A false spatial method is called "pan-pot" stereo. Mono or stereo tracks are "panned" in the mix away from center. An example might be a cowbell panned slightly to one side ('More cowbell!"). Most contemporary pop and rock songs are constructed this way because the tracks were built one performer at a time.
Recording engineer and producer Bruce Swedien (who recorded and mixed the biggest-selling album of all time, Michael Jackson's Thriller) likes to pre-plan his stereo mix. If Swedien wanted that cowbell on the left side of the mix, he would record it in stereo with the performer standing to the left. In the analog tape days this required careful planning because engineers were limited to a finite number of tracks. Most recorders had 16 or 24 tracks. If all instruments are recorded separately in stereo, then that limited the tracks to 8 or 12.
Most stereo recordings are intended to be heard on speakers. Once the listener uses headphones, the aural space changes dramatically. Instead of left and right sounds coming from forward of the listener (from the speakers), they are now coming from extreme left or right. Anything that was intended for the front middle (like the vocalist or lead guitar), is now coming from inside the head, right in the middle. It's a hyper-real experience, and immediately going back to front speakers elicits a lifeless experience.
There is one recording technique that requires listening only on headphones. This ultimate 2-channel spatial experience is called binaural recording. Two microphones are placed either in a mannequin head with false ears, or over the recordist's ears. Whatever the recordist hears is correctly translated to the listener. A common use for binaural recordings is an audio tour. How about a walk through Chinatown on a busy Monday morning? Or a walk through a submarine as she makes her dive to 300 feet. The listener is instantly transported to the locale.
I did this on a project that required me to be in a crowd at a sporting event. I wore headphones that had small microphones (lavalieres) clipped on the outside. To the unsuspecting person, I was just someone listening to some beats. To the listener, I was their portal to the game.
Some resources to listen to binaural recordings (be sure to use your headphones):
A studio music performance from the videographer's perspective
Binaural mixes on Sound Cloud
Sounds of Bach
Learn more about binaural recording
The new generation is discovering what the old generation stopped loving - LPs. LP sales are the highs they’ve been in 22 years. Records aren’t just for hipsters anymore, everyone, including the older generation that gave them up, are groovin’ to them.Read More...
“Within You Without You,” The Beatles
How would you describe a sound to someone without using descriptors that are unique to sound, like: loud, bassy, shrill, whining, atonal, or noisy?
Not a problem, because we most often describe a sonic experience with words related to our other senses: sharp, warm, angular, raspy, piercing, even, warbling, soft, smooth, or flat.
Buzz Aldrin subliminally making the flag fly straight.
"Fly straight, you beep flag."
When astronauts first walked on the moon, everyone was glued to the television. I was eight-years-old and can remember it like yesterday.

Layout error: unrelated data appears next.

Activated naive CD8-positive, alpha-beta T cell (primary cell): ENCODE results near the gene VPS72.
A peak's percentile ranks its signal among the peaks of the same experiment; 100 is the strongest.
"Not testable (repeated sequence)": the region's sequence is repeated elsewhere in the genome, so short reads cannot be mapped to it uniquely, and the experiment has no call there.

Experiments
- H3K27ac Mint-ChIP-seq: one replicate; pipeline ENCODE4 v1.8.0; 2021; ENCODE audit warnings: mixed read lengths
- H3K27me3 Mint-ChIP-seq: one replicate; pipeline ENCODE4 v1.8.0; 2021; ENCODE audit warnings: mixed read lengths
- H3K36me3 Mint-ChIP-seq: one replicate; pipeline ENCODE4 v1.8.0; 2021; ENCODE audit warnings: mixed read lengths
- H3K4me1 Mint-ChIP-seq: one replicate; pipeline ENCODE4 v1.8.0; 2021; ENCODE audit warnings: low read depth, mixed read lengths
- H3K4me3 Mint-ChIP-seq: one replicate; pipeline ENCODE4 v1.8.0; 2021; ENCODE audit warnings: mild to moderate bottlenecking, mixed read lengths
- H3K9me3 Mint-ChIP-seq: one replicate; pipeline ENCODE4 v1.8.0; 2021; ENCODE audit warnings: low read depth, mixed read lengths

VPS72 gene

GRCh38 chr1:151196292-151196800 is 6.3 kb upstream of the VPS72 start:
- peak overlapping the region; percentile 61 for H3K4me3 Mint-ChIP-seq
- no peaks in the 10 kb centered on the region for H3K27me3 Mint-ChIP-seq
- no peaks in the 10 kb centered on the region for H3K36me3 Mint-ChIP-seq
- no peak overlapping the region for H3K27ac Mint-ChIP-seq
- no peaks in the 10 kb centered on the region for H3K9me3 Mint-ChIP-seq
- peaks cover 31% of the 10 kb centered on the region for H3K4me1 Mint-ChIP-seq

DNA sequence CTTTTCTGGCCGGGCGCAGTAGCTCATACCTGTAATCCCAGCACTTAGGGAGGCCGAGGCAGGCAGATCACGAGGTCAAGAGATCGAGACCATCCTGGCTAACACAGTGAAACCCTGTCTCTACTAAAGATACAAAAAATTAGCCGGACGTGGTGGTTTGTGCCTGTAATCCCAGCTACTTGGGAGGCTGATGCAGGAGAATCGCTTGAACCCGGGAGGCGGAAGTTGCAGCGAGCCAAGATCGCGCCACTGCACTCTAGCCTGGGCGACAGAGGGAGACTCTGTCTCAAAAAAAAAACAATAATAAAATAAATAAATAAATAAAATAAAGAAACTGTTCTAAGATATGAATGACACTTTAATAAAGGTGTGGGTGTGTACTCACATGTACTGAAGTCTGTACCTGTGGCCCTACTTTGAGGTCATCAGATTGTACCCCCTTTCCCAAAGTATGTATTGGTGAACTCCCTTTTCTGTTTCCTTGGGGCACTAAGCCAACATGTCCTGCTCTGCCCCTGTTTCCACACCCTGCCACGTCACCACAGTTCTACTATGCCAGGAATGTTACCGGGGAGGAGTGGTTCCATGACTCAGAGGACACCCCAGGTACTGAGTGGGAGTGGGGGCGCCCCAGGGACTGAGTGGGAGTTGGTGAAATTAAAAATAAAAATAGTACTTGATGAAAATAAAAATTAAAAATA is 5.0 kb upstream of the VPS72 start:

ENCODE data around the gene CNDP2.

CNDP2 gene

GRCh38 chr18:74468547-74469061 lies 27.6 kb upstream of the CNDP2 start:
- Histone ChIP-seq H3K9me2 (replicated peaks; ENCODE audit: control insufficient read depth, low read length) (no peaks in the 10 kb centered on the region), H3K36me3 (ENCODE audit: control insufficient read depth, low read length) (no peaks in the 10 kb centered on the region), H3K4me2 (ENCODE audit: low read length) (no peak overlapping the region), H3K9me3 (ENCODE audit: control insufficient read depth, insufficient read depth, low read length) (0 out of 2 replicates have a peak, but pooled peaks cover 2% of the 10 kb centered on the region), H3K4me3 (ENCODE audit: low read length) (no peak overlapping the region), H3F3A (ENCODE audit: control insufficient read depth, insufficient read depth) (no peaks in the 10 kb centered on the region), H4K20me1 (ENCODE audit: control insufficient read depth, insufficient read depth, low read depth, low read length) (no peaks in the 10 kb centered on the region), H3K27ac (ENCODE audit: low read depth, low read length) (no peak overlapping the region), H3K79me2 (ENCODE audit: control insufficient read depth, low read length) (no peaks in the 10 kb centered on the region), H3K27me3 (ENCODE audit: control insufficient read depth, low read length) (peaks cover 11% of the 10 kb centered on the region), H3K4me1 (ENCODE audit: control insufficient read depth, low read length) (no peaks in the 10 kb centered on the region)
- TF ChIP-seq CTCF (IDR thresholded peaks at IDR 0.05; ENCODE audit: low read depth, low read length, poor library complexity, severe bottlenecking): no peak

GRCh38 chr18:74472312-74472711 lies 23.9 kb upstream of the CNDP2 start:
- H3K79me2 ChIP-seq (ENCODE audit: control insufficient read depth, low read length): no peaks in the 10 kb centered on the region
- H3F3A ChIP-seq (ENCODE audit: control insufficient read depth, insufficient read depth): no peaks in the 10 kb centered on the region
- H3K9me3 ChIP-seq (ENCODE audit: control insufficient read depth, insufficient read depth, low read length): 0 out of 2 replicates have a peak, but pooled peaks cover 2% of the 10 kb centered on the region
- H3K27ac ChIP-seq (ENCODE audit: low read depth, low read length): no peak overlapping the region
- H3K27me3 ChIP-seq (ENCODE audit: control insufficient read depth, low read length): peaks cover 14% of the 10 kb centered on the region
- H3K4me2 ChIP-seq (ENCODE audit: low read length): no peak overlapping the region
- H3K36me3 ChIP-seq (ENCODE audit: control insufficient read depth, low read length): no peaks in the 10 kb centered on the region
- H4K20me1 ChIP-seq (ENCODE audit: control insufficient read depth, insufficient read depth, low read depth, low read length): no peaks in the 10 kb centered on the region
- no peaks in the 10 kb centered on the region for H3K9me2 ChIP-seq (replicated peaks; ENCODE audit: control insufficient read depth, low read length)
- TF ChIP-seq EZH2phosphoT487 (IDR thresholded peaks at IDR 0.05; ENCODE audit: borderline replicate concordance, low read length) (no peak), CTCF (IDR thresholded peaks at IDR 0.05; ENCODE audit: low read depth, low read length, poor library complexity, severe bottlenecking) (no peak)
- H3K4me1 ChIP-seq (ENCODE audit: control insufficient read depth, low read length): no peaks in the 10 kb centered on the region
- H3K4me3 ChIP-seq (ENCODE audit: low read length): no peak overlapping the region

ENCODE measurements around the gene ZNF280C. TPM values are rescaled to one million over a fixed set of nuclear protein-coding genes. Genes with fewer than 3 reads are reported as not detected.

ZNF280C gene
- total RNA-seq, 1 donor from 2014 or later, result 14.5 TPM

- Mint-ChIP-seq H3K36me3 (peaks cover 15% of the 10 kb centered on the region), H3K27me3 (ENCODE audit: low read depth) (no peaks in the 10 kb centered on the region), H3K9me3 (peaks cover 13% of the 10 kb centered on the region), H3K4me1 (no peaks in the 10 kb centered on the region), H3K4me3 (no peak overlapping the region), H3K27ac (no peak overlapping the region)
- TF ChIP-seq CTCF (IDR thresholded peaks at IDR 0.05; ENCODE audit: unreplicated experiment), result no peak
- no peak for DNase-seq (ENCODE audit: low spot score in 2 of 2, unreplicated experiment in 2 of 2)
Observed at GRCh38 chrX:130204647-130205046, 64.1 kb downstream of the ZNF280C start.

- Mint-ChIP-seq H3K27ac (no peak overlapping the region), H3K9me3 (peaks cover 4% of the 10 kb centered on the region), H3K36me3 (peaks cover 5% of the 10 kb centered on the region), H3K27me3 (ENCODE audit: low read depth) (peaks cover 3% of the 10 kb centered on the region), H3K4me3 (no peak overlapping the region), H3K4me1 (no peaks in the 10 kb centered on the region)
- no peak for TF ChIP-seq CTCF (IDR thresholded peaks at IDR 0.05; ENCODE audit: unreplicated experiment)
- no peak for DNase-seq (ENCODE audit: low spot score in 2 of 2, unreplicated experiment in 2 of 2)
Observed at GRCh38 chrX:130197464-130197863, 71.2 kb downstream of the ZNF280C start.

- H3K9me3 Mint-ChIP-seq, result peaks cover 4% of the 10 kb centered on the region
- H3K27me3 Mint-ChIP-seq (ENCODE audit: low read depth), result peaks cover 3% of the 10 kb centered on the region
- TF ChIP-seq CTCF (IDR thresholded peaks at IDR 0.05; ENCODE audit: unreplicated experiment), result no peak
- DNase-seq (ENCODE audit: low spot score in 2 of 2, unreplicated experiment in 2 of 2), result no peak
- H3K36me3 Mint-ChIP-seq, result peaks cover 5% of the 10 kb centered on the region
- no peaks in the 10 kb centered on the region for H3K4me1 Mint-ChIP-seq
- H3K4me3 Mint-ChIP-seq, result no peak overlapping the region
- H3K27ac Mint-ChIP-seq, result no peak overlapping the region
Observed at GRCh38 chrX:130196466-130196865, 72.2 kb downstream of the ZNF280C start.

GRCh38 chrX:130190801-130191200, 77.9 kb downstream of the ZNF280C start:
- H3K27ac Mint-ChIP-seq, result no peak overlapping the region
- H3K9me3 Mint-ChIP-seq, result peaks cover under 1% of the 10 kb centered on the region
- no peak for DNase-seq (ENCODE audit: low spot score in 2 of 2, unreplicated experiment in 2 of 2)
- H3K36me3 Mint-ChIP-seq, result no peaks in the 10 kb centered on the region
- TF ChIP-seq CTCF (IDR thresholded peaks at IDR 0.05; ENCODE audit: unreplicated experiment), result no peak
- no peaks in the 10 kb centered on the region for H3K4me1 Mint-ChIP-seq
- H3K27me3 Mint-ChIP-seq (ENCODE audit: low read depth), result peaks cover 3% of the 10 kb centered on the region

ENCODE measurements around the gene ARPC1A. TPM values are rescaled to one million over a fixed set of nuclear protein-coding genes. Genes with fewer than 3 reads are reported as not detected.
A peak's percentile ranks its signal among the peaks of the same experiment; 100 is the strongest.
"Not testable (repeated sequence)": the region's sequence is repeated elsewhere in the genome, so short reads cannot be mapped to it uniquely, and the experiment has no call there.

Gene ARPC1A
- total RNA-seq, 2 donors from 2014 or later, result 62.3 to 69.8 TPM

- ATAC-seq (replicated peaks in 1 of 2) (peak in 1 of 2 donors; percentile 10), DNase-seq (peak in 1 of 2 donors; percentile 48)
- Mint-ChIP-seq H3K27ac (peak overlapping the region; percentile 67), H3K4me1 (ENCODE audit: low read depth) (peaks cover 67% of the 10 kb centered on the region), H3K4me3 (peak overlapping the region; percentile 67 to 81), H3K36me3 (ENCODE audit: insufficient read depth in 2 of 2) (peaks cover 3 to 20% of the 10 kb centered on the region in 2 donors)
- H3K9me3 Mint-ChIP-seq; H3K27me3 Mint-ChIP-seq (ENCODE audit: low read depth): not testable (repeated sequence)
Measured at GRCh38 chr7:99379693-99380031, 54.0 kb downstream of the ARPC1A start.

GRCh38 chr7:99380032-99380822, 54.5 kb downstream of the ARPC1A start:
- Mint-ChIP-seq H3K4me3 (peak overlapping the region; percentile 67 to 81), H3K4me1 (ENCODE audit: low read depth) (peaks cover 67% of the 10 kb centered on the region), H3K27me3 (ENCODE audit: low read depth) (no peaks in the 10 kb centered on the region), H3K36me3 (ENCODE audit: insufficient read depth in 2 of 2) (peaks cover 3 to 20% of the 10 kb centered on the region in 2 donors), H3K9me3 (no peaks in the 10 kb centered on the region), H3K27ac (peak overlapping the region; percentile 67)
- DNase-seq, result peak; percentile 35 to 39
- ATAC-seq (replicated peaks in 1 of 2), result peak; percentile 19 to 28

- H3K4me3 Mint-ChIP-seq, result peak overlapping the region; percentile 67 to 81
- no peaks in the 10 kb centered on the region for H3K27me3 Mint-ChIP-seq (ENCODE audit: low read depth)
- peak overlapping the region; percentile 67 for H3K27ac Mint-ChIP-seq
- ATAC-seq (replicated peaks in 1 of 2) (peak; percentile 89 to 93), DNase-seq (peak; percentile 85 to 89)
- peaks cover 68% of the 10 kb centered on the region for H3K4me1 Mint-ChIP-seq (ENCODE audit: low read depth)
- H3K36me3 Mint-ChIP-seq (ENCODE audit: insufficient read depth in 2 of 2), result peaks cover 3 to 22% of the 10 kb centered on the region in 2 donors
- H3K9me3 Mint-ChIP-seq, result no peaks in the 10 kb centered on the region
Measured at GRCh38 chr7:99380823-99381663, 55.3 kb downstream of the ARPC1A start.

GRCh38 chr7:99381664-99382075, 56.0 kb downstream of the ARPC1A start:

We copy you down, Eagle.
Engine arm is off. (Pause) Houston, Tranquility Base here. The Eagle has landed.
What the beep? All those old NASA transmissions seem to have that beeping in the recording. What the beep is it? It's actually two, and they're called Quindar tones.
There was a recent AES (Audio Engineering Society) presentation at McGill University in West Montreal, Quebec titled "We Are the Robots: Developing the Automatic Sound Engineer." Brecht De Man from the Centre for Digital Music, Queen Mary University of London discussed the state of automatic mixing. I don't know whether to be happy some automation is on the way, or be alarmed that I may become obsolete.
I was recently explaining to our intern about how we used to synchronize sound and film together when I realized how many industry terms are borrowed from other tasks or re-hashed from another era. Most make sense, like "copy," "paste," and "edit." But with others you have to make an association.
The quest to create a 3D visual experience has revved up, sputtered, and stalled for almost a century. But the journey for a 3D experience in sound has steadily evolved for more than eight decades.
Replacing dialog in video and film has come a long way since Clint Eastwood had to dub dialog for his spaghetti westerns. Whether it's noise in the original track, a changed or new line, or even a different performance, replacing dialog on programs and films is commonplace today. Read More...
How Things Work
Inside an Engineer's Mind
- Star Trek
- Thomas Edison
- 2001: A Space Odyssey
- Alan Parson
- Am radio
- Am Radio
- Amateur radio
- Amy Winehouse
- Angels on Stage
- Artificial intelligence
- ATR Magnetics
- Audio engineer
- Bela Lugosi
- Bell Labs
- Big Bang
- Book on tape
- Brown noise
- Carrier pigeon
- CB Radio
- Civil War
- Dies irae
- dorian mode
- Dynamix Productions
- ear training
- Film Sound
- Fleetwood Mac
- Fritz Lang
- Gene Roddenberry
- George Clooney
- Guinness World Record
- Hearing aid
- Jack White
- John Mellancamp
- John Williams
- Ken Burns
- Led Belly
- Led Zepelin
- Lenny Kravitz
- Les Paul
- Mary Ford
- Morse code
- mykola Leontovych
- Noise Pollution
- Noise reduction
- Oculus Rift
- Peter J. Wilhousky
- Pink noise
- Ray Bradbury
- Recording arts
- Recording school
- Reel to reel
- Richard Wagner
- Rudy Van Gelder
- Rupp Arena
- Secret messages
- Silent film
- Sir Isaac Newton
- Smokey and the Bandit
- sony walkman
- sound effects
- sound level
- sound pressure level
- sound wave
- Star Wars
- surround sound
- Taylor Swift
- The Beatles
- Thomas Edison
- Time travel
- US Navy
- virtual reality
- Wax cylinder
- White noise